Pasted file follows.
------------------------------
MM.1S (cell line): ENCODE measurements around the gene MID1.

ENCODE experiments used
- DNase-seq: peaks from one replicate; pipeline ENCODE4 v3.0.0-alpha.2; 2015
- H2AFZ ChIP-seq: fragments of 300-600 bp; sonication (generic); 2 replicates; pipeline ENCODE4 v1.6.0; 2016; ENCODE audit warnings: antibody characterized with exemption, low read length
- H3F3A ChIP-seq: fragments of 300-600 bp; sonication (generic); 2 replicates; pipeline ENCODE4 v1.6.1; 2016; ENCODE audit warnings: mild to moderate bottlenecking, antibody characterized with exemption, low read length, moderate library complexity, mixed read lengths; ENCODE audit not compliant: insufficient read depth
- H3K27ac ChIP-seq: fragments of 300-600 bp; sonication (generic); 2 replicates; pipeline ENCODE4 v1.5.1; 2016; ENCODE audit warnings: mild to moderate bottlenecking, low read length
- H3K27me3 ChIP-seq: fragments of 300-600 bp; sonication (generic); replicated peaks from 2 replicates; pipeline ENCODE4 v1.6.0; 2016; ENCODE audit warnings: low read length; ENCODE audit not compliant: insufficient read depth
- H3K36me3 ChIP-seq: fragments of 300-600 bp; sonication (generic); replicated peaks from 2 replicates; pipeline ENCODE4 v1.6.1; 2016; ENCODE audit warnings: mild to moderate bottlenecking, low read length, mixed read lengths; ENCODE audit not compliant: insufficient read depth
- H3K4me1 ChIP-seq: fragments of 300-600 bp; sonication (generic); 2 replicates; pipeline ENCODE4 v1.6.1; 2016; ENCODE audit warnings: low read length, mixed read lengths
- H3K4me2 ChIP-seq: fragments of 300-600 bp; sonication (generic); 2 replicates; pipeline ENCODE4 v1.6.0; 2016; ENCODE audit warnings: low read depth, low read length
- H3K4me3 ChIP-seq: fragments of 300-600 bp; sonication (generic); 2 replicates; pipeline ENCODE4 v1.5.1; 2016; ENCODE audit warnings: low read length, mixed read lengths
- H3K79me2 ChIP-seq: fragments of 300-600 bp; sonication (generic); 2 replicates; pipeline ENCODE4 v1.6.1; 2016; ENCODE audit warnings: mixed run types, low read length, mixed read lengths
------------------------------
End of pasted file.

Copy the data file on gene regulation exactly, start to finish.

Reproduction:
MM.1S (cell line): ENCODE measurements around the gene MID1.

ENCODE experiments used
- DNase-seq: peaks from one replicate; pipeline ENCODE4 v3.0.0-alpha.2; 2015
- H2AFZ ChIP-seq: fragments of 300-600 bp; sonication (generic); 2 replicates; pipeline ENCODE4 v1.6.0; 2016; ENCODE audit warnings: antibody characterized with exemption, low read length
- H3F3A ChIP-seq: fragments of 300-600 bp; sonication (generic); 2 replicates; pipeline ENCODE4 v1.6.1; 2016; ENCODE audit warnings: mild to moderate bottlenecking, antibody characterized with exemption, low read length, moderate library complexity, mixed read lengths; ENCODE audit not compliant: insufficient read depth
- H3K27ac ChIP-seq: fragments of 300-600 bp; sonication (generic); 2 replicates; pipeline ENCODE4 v1.5.1; 2016; ENCODE audit warnings: mild to moderate bottlenecking, low read length
- H3K27me3 ChIP-seq: fragments of 300-600 bp; sonication (generic); replicated peaks from 2 replicates; pipeline ENCODE4 v1.6.0; 2016; ENCODE audit warnings: low read length; ENCODE audit not compliant: insufficient read depth
- H3K36me3 ChIP-seq: fragments of 300-600 bp; sonication (generic); replicated peaks from 2 replicates; pipeline ENCODE4 v1.6.1; 2016; ENCODE audit warnings: mild to moderate bottlenecking, low read length, mixed read lengths; ENCODE audit not compliant: insufficient read depth
- H3K4me1 ChIP-seq: fragments of 300-600 bp; sonication (generic); 2 replicates; pipeline ENCODE4 v1.6.1; 2016; ENCODE audit warnings: low read length, mixed read lengths
- H3K4me2 ChIP-seq: fragments of 300-600 bp; sonication (generic); 2 replicates; pipeline ENCODE4 v1.6.0; 2016; ENCODE audit warnings: low read depth, low read length
- H3K4me3 ChIP-seq: fragments of 300-600 bp; sonication (generic); 2 replicates; pipeline ENCODE4 v1.5.1; 2016; ENCODE audit warnings: low read length, mixed read lengths
- H3K79me2 ChIP-seq: fragments of 300-600 bp; sonication (generic); 2 replicates; pipeline ENCODE4 v1.6.1; 2016; ENCODE audit warnings: mixed run types, low read length, mixed read lengths